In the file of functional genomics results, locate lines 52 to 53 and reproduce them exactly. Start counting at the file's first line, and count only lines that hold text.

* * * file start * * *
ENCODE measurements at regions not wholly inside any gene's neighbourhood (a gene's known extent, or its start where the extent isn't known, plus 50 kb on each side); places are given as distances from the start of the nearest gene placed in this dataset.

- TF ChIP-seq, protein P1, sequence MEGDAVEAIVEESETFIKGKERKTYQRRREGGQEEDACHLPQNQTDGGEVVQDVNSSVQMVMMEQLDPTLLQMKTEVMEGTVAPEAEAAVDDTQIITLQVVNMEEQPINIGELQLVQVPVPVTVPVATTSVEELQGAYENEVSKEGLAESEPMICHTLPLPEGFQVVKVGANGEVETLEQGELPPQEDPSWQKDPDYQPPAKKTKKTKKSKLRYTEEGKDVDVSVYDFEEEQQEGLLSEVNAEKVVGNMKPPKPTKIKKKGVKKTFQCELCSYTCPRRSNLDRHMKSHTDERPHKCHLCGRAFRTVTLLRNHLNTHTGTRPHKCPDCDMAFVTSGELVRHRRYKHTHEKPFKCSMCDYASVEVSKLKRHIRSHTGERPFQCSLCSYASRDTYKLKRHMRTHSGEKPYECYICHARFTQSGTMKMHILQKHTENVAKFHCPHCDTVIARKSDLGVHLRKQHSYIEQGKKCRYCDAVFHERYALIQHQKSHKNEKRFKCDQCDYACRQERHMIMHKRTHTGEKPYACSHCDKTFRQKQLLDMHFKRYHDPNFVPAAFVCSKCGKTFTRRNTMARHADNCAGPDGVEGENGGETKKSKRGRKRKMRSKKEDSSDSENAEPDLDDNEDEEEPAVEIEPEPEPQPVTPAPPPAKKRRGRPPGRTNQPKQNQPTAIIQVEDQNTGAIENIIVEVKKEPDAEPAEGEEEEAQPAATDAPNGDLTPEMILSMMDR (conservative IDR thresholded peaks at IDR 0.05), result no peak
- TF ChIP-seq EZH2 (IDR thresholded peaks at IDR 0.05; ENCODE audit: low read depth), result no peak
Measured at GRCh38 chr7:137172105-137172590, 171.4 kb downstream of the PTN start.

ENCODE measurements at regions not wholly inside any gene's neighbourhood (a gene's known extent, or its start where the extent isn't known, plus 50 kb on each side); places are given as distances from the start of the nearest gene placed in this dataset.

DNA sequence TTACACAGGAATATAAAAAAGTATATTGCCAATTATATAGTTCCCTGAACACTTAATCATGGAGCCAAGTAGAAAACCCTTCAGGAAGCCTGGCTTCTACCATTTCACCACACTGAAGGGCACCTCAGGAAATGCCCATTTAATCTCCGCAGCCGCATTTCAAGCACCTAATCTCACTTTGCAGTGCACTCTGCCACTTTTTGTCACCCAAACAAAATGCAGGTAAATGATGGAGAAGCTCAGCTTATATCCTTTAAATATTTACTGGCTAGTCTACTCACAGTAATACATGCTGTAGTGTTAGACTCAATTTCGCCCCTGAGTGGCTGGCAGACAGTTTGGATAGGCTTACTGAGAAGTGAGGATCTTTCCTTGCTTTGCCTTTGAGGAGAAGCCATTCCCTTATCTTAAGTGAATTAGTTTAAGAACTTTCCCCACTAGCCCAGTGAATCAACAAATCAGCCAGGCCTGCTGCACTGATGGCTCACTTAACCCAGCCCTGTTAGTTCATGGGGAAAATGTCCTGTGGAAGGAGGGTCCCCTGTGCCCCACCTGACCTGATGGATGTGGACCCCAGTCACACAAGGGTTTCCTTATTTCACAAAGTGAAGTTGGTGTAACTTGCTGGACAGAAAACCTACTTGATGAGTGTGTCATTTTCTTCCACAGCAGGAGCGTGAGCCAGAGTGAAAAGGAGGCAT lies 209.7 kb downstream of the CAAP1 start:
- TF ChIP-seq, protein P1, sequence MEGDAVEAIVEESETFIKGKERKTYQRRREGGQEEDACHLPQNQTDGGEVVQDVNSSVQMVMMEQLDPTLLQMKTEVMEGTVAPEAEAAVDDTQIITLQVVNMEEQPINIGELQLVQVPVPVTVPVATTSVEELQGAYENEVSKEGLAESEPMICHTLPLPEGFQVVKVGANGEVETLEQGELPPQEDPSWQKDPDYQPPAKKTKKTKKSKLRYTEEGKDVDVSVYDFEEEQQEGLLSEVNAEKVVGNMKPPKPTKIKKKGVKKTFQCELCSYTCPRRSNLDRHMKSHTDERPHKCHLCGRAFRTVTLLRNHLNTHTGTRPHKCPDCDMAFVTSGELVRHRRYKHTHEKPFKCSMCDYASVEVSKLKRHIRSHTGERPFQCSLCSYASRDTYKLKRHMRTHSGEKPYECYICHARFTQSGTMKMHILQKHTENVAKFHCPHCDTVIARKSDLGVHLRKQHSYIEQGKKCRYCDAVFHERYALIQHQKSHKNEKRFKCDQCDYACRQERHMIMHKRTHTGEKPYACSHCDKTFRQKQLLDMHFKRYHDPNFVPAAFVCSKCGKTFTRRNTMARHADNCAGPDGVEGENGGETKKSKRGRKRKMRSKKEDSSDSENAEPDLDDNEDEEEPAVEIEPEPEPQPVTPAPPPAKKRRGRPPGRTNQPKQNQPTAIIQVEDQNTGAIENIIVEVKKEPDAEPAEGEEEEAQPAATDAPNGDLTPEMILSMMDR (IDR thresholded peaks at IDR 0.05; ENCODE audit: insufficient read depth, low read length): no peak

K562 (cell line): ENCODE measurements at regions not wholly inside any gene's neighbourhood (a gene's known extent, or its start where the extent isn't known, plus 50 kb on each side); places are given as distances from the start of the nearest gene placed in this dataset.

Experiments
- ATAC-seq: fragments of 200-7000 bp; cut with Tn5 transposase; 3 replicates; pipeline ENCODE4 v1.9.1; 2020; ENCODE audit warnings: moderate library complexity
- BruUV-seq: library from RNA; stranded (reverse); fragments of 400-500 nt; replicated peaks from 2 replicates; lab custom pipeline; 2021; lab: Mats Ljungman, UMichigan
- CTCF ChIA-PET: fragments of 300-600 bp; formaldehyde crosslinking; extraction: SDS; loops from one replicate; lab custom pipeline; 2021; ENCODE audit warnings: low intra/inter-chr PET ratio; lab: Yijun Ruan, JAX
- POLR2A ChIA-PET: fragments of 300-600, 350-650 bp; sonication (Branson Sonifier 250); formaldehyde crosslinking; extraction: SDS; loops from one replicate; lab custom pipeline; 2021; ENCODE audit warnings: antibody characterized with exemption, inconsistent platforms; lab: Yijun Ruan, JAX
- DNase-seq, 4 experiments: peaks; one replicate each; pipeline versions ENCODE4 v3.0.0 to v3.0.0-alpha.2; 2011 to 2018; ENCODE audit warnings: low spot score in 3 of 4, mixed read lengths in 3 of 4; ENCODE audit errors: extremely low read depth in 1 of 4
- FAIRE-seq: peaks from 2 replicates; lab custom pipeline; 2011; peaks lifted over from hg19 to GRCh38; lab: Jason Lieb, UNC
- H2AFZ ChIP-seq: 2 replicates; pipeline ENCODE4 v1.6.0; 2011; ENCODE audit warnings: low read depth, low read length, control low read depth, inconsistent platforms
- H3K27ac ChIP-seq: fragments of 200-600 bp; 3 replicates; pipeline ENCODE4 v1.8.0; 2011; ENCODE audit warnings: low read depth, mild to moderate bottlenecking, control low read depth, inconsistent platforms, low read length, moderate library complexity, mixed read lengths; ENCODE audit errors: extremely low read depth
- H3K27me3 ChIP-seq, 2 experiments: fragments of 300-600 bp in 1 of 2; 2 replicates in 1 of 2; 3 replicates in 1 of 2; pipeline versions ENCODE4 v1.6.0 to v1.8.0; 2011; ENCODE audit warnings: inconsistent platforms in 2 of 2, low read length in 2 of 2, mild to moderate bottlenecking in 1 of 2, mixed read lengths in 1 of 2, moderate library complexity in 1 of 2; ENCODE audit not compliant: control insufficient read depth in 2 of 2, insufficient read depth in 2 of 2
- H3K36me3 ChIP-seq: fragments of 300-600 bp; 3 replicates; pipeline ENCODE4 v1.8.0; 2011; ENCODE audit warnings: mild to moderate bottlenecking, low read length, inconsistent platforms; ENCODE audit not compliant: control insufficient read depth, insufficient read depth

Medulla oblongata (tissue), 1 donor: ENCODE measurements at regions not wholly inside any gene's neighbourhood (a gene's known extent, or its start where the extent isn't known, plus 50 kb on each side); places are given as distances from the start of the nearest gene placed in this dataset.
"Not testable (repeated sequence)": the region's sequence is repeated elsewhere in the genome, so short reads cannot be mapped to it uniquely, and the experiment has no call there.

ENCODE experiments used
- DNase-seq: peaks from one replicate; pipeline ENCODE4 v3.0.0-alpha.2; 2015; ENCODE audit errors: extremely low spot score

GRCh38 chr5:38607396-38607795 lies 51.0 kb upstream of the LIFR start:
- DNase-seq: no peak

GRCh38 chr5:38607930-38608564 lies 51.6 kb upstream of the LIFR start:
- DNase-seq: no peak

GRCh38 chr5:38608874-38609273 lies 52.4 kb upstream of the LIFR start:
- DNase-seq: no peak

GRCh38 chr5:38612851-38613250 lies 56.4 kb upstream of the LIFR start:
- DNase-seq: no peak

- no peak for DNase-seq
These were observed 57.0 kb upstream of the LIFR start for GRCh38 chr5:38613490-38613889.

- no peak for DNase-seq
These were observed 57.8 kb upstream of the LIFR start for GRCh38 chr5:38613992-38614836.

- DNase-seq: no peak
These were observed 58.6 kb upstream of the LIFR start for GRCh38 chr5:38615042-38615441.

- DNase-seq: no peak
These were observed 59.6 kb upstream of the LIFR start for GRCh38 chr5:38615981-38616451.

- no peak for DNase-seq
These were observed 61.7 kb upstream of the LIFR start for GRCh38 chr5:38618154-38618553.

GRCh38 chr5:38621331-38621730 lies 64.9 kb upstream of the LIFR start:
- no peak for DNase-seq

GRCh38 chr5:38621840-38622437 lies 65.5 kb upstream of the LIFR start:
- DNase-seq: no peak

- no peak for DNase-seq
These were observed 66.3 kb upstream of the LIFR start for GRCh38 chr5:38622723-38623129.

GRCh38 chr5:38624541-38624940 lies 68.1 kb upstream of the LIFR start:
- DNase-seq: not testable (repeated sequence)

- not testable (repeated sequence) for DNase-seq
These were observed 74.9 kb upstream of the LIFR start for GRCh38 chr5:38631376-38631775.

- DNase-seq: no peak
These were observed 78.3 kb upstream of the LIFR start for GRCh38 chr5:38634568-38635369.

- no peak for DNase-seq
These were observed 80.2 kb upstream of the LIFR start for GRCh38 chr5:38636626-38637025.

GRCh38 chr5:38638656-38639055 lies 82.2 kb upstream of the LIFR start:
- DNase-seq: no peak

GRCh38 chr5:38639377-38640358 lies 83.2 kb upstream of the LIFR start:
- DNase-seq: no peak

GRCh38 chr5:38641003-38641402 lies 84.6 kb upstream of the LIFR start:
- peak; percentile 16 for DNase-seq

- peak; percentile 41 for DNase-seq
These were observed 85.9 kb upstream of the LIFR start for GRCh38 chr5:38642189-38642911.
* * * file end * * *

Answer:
- DNase-seq: no peak
These were observed 78.3 kb upstream of the LIFR start for GRCh38 chr5:38634568-38635369.